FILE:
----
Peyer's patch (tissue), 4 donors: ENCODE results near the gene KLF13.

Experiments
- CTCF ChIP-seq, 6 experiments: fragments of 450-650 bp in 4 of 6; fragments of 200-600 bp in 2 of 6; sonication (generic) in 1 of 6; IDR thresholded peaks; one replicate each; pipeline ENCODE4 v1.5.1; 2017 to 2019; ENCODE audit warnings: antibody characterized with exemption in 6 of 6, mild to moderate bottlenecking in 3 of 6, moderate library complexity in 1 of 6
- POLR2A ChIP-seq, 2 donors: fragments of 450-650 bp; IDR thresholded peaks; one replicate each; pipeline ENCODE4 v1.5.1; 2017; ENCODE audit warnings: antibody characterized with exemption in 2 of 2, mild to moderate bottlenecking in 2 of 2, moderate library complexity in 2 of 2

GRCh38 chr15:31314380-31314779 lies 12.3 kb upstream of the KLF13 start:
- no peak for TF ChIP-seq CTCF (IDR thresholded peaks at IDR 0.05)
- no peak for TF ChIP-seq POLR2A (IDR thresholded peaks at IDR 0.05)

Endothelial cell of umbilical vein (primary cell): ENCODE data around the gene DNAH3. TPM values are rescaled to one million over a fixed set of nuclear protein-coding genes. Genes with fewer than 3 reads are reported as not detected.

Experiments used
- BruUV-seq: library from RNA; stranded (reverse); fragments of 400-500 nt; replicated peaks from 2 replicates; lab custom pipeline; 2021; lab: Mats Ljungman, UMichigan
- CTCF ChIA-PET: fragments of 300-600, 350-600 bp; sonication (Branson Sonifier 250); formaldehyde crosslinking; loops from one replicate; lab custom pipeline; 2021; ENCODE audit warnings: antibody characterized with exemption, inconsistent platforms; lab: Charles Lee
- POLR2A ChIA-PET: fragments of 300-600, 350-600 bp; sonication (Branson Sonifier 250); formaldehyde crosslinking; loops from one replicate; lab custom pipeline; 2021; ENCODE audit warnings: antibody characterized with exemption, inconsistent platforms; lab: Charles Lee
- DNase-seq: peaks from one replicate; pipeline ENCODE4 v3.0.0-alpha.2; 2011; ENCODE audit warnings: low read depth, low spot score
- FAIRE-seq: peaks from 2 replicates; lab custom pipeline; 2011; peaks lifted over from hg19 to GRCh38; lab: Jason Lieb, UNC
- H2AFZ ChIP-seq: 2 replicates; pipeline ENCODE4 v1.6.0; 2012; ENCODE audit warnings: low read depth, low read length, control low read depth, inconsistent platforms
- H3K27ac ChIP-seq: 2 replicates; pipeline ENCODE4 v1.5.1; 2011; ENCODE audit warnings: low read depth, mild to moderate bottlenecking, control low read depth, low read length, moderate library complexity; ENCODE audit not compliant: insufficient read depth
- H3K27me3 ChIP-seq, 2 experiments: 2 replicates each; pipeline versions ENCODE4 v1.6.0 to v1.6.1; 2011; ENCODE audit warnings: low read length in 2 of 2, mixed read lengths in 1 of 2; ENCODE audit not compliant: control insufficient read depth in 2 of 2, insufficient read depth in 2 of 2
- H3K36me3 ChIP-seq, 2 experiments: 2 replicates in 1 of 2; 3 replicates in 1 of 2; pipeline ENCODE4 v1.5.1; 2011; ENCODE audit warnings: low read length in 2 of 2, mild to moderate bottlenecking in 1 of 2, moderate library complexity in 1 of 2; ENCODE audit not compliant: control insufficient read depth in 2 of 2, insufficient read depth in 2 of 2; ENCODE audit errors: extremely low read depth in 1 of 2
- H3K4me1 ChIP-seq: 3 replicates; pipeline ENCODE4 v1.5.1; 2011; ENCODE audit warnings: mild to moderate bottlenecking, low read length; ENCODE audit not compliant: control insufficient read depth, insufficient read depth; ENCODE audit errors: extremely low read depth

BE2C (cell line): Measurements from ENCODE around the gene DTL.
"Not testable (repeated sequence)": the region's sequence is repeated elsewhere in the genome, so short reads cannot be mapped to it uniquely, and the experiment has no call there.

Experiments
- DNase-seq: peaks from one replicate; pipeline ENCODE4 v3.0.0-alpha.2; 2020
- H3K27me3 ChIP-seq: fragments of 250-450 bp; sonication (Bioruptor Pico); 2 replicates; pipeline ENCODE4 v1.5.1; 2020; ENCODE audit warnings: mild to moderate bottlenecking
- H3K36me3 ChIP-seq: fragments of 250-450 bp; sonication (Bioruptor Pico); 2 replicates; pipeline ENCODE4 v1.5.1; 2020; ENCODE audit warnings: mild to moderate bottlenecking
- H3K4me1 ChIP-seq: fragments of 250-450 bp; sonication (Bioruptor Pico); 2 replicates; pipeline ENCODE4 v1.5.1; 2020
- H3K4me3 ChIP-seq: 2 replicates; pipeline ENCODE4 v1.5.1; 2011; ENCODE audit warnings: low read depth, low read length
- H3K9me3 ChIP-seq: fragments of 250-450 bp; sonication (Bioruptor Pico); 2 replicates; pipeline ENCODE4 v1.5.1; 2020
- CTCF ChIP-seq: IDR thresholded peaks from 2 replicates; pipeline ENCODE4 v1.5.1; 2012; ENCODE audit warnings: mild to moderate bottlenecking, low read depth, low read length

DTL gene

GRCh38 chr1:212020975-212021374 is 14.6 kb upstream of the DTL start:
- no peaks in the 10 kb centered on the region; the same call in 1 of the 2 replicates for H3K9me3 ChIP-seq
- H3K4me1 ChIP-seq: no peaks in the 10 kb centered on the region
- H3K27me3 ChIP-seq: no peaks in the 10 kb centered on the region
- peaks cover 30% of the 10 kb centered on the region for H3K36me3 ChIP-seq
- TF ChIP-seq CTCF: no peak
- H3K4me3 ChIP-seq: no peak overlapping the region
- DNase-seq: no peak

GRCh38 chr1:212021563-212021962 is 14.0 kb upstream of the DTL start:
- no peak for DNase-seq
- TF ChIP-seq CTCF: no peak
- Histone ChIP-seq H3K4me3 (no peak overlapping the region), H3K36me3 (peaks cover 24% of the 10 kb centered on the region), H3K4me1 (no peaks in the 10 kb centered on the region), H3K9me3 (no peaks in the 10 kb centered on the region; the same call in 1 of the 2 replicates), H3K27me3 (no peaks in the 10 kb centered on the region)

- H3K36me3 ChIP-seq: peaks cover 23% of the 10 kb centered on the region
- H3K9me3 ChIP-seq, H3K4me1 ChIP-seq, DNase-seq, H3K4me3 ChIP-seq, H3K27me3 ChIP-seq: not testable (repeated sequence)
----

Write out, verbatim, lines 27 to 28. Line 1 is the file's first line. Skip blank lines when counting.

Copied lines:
- H3K4me3 ChIP-seq: 2 replicates; pipeline ENCODE4 v1.5.1; 2011; ENCODE audit warnings: low read depth, low read length
- H3K9me3 ChIP-seq: fragments of 250-450 bp; sonication (Bioruptor Pico); 2 replicates; pipeline ENCODE4 v1.5.1; 2020